Eric Alvarez remembered what it felt like to hear his fiancé was coming home from prison: overwhelming relief.
Alvarez has heart trouble and he’s struggled to take care of his four kids and his fiancé’s daughter through their long separation. When Eva Cardoza returned from the federal correctional institution in Danbury, Conn., she shouldered a lot of burdens.
“She was doing everything at home. She was cooking, cleaning, taking care of the kids, helping them with homework,” Alvarez said.
More than 11,000 people like Cardoza have been released from federal prison in the last couple of years, to ride out the pandemic at home, often with their families and loved ones. But that situation can be precarious.
In June 2021, Alvarez and Cardoza took a 90-minute cab ride into the Bronx, so she could meet with staffers in charge of her supervision. Cardoza, who had tested positive for marijuana, never came out of the building. Alvarez ended up forking out $433 to cover the hours the taxi meter ran as he waited in vain.
Cardoza’s return to prison turned the family upside down. She’s now been back at Danbury for 14 months. Alvarez said she never got the chance to explain herself or challenge that single positive drug test.
“That’s just mind boggling to me,” Alvarez said. “Where is the judicial system? Where is the fairness? Where is the 50-50? I don’t see it.”
This week, the Bureau of Prisons told NPR that 442 people who were released during the pandemic have now returned to prison. Only 17 people out of more than 11,000 who were released committed new crimes, mostly drug related ones, while they were out. More than half, some 230 people including Eva Cardoza, got sent back for alleged alcohol or drug use. Other cases involved technical violations.
Sakira Cook of the racial justice group Color of Change explained what that means.
“It could be as simple as failing to answer the phone when your probation officer calls you. It could be as simple as the ankle monitor giving an incorrect signal about your location,” Cook said.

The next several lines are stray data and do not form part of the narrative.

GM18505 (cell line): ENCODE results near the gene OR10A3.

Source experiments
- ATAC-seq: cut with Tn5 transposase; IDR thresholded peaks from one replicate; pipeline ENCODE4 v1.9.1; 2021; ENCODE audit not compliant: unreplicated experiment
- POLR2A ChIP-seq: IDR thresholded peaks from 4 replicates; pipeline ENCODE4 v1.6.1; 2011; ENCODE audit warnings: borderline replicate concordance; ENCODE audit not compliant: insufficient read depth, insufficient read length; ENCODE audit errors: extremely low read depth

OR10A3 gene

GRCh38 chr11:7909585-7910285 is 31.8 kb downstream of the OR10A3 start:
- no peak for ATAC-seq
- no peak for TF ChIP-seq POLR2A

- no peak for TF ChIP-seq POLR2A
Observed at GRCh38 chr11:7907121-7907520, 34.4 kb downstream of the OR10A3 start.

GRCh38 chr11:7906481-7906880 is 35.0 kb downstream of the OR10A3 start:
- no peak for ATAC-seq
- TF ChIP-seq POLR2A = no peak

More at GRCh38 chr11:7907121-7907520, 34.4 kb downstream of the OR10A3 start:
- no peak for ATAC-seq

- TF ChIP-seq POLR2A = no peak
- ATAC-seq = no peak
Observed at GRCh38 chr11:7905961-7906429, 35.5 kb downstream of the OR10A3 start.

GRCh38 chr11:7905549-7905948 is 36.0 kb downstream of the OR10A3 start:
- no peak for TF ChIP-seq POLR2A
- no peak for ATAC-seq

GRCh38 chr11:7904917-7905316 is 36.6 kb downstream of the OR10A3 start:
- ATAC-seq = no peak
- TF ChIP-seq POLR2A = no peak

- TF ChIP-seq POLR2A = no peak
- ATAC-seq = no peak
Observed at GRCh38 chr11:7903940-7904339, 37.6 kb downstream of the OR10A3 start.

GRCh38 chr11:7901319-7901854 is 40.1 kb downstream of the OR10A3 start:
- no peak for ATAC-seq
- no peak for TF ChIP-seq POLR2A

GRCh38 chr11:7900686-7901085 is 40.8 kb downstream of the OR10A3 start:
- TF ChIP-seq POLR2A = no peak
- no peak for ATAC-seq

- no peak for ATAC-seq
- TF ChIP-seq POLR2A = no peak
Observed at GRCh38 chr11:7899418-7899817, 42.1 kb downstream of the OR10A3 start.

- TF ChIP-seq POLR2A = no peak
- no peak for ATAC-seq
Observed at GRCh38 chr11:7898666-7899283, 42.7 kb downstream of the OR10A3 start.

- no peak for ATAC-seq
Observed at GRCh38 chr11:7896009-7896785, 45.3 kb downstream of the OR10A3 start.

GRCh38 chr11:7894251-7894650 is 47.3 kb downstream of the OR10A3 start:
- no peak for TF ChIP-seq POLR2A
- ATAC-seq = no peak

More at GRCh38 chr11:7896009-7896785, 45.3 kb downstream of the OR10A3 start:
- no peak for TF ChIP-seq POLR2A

Cook has personal experience with that last problem: a relative recently left federal prison on home confinement, only to get an ankle monitor that didn’t work. Fortunately, she said, the probation officer understood the situation.
Kevin Ring advocates for people in prison and their families at the group FAMM, formerly known as Families Against Mandatory Minimums.
“In a normal circumstance, somebody who violates the terms of their home confinement is sent back to the halfway house or to prison, but the stakes are much lower,” Ring said. “They’re only going back for a month or two.”
But some of the people released from prison under the bipartisan pandemic legislation called the CARES Act have years remaining on their prison terms.
“Is it really worth sending people back for years because they missed a phone call or they had alcohol in their urine?” Ring asked.
Most of the monitoring of people on home confinement is being done by private contractors, said Quinnipiac University School of Law professor Sarah Russell.
“There can be a lot of room for miscommunications and misunderstandings,” Russell said.
Russell said that’s all the more reason to ensure due process rights for people at risk of being sent back: the opportunity to see the evidence against them and to have a hearing before a neutral arbiter.
Last week, one of Russell’s clients won those rights in court. The decision by Judge Omar Williams is the first in the nation to hold that the current process for returning people to federal prison after home confinement is unconstitutional.
Russell said her other clients — moms with young children — are still nervous about having to leave their lives behind unexpectedly.
“My real hope is that this gets addressed at the national level through the Bureau of Prisons and through the Department of Justice,” Russell said. “They have a real opportunity to set clear procedures and criteria.”
More lawsuits from people returned to prison are under way. The Bureau of Prisons said it can’t talk about that pending litigation. But it is considering a new federal rule to make the process more clear.
For Eric Alvarez, 46, that can’t come too soon. He’s been diagnosed with colon cancer — the same disease that took his uncle years ago.
“And my heart is not up to par to take this kind of abuse and now I’m going through it on my own,” he said. “It’s just I’m afraid that I’m going to die alone.”
Alvarez talks to his fiancé in prison on the phone, or with video calls. But he said it’s not the same as having her home.